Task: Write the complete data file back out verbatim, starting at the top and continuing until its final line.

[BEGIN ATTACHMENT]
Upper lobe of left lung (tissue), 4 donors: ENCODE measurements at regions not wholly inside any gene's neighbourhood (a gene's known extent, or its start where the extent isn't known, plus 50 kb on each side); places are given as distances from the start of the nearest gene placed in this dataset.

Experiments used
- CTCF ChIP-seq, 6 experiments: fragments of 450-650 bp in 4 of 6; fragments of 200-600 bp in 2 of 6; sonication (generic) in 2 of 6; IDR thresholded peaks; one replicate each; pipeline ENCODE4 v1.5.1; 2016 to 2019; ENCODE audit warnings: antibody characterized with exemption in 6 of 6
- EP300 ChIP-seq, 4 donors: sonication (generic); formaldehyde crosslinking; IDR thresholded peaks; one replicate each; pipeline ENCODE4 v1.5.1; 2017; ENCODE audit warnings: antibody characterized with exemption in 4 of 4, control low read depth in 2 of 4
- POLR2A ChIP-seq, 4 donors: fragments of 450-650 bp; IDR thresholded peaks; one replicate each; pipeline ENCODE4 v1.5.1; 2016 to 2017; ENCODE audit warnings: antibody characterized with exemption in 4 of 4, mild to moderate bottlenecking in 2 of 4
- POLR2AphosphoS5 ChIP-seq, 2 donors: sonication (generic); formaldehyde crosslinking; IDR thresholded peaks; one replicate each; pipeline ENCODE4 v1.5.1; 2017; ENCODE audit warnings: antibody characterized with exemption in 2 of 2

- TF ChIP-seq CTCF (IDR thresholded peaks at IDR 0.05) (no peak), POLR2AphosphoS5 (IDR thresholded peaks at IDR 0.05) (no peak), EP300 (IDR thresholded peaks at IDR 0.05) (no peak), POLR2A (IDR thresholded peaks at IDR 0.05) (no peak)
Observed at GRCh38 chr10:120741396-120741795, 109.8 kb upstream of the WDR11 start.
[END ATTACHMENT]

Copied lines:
Upper lobe of left lung (tissue), 4 donors: ENCODE measurements at regions not wholly inside any gene's neighbourhood (a gene's known extent, or its start where the extent isn't known, plus 50 kb on each side); places are given as distances from the start of the nearest gene placed in this dataset.

Experiments used
- CTCF ChIP-seq, 6 experiments: fragments of 450-650 bp in 4 of 6; fragments of 200-600 bp in 2 of 6; sonication (generic) in 2 of 6; IDR thresholded peaks; one replicate each; pipeline ENCODE4 v1.5.1; 2016 to 2019; ENCODE audit warnings: antibody characterized with exemption in 6 of 6
- EP300 ChIP-seq, 4 donors: sonication (generic); formaldehyde crosslinking; IDR thresholded peaks; one replicate each; pipeline ENCODE4 v1.5.1; 2017; ENCODE audit warnings: antibody characterized with exemption in 4 of 4, control low read depth in 2 of 4
- POLR2A ChIP-seq, 4 donors: fragments of 450-650 bp; IDR thresholded peaks; one replicate each; pipeline ENCODE4 v1.5.1; 2016 to 2017; ENCODE audit warnings: antibody characterized with exemption in 4 of 4, mild to moderate bottlenecking in 2 of 4
- POLR2AphosphoS5 ChIP-seq, 2 donors: sonication (generic); formaldehyde crosslinking; IDR thresholded peaks; one replicate each; pipeline ENCODE4 v1.5.1; 2017; ENCODE audit warnings: antibody characterized with exemption in 2 of 2

- TF ChIP-seq CTCF (IDR thresholded peaks at IDR 0.05) (no peak), POLR2AphosphoS5 (IDR thresholded peaks at IDR 0.05) (no peak), EP300 (IDR thresholded peaks at IDR 0.05) (no peak), POLR2A (IDR thresholded peaks at IDR 0.05) (no peak)
Observed at GRCh38 chr10:120741396-120741795, 109.8 kb upstream of the WDR11 start.